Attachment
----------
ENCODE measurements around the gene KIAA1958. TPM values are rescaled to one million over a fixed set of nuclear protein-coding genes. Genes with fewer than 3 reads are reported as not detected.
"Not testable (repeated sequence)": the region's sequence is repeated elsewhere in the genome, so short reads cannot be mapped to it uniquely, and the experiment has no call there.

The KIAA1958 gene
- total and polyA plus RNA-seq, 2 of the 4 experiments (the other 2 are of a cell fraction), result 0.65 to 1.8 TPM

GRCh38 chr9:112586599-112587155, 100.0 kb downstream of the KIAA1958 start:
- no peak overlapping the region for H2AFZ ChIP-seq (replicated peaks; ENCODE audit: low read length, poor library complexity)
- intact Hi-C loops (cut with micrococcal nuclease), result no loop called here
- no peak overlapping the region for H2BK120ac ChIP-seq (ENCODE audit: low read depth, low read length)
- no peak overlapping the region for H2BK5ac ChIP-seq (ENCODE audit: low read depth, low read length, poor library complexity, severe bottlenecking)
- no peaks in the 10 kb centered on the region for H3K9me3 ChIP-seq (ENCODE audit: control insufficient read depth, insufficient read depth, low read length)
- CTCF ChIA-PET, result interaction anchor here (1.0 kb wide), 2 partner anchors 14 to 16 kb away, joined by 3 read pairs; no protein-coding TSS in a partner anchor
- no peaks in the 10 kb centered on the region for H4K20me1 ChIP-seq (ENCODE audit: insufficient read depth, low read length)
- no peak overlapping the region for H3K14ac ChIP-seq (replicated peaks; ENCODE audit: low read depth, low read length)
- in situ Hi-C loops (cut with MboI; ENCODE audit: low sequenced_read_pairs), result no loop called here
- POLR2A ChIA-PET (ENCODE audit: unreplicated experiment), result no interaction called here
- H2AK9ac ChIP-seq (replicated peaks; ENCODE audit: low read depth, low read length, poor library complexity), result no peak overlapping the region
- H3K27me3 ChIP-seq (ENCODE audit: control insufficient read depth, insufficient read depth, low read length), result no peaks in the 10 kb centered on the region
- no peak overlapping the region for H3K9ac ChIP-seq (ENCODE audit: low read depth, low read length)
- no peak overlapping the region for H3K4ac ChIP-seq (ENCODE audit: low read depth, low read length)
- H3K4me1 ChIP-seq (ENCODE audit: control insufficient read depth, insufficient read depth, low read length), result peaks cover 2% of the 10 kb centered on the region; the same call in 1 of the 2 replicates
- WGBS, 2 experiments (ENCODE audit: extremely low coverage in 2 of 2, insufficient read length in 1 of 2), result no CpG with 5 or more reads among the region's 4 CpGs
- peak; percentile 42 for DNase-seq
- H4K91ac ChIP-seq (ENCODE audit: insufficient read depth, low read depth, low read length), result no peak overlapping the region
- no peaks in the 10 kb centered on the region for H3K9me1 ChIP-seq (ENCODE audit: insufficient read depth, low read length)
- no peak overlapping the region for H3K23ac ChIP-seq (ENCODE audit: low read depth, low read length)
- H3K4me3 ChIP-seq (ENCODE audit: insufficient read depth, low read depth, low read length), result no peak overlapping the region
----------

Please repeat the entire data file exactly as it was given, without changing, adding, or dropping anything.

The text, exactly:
ENCODE measurements around the gene KIAA1958. TPM values are rescaled to one million over a fixed set of nuclear protein-coding genes. Genes with fewer than 3 reads are reported as not detected.
"Not testable (repeated sequence)": the region's sequence is repeated elsewhere in the genome, so short reads cannot be mapped to it uniquely, and the experiment has no call there.

The KIAA1958 gene
- total and polyA plus RNA-seq, 2 of the 4 experiments (the other 2 are of a cell fraction), result 0.65 to 1.8 TPM

GRCh38 chr9:112586599-112587155, 100.0 kb downstream of the KIAA1958 start:
- no peak overlapping the region for H2AFZ ChIP-seq (replicated peaks; ENCODE audit: low read length, poor library complexity)
- intact Hi-C loops (cut with micrococcal nuclease), result no loop called here
- no peak overlapping the region for H2BK120ac ChIP-seq (ENCODE audit: low read depth, low read length)
- no peak overlapping the region for H2BK5ac ChIP-seq (ENCODE audit: low read depth, low read length, poor library complexity, severe bottlenecking)
- no peaks in the 10 kb centered on the region for H3K9me3 ChIP-seq (ENCODE audit: control insufficient read depth, insufficient read depth, low read length)
- CTCF ChIA-PET, result interaction anchor here (1.0 kb wide), 2 partner anchors 14 to 16 kb away, joined by 3 read pairs; no protein-coding TSS in a partner anchor
- no peaks in the 10 kb centered on the region for H4K20me1 ChIP-seq (ENCODE audit: insufficient read depth, low read length)
- no peak overlapping the region for H3K14ac ChIP-seq (replicated peaks; ENCODE audit: low read depth, low read length)
- in situ Hi-C loops (cut with MboI; ENCODE audit: low sequenced_read_pairs), result no loop called here
- POLR2A ChIA-PET (ENCODE audit: unreplicated experiment), result no interaction called here
- H2AK9ac ChIP-seq (replicated peaks; ENCODE audit: low read depth, low read length, poor library complexity), result no peak overlapping the region
- H3K27me3 ChIP-seq (ENCODE audit: control insufficient read depth, insufficient read depth, low read length), result no peaks in the 10 kb centered on the region
- no peak overlapping the region for H3K9ac ChIP-seq (ENCODE audit: low read depth, low read length)
- no peak overlapping the region for H3K4ac ChIP-seq (ENCODE audit: low read depth, low read length)
- H3K4me1 ChIP-seq (ENCODE audit: control insufficient read depth, insufficient read depth, low read length), result peaks cover 2% of the 10 kb centered on the region; the same call in 1 of the 2 replicates
- WGBS, 2 experiments (ENCODE audit: extremely low coverage in 2 of 2, insufficient read length in 1 of 2), result no CpG with 5 or more reads among the region's 4 CpGs
- peak; percentile 42 for DNase-seq
- H4K91ac ChIP-seq (ENCODE audit: insufficient read depth, low read depth, low read length), result no peak overlapping the region
- no peaks in the 10 kb centered on the region for H3K9me1 ChIP-seq (ENCODE audit: insufficient read depth, low read length)
- no peak overlapping the region for H3K23ac ChIP-seq (ENCODE audit: low read depth, low read length)
- H3K4me3 ChIP-seq (ENCODE audit: insufficient read depth, low read depth, low read length), result no peak overlapping the region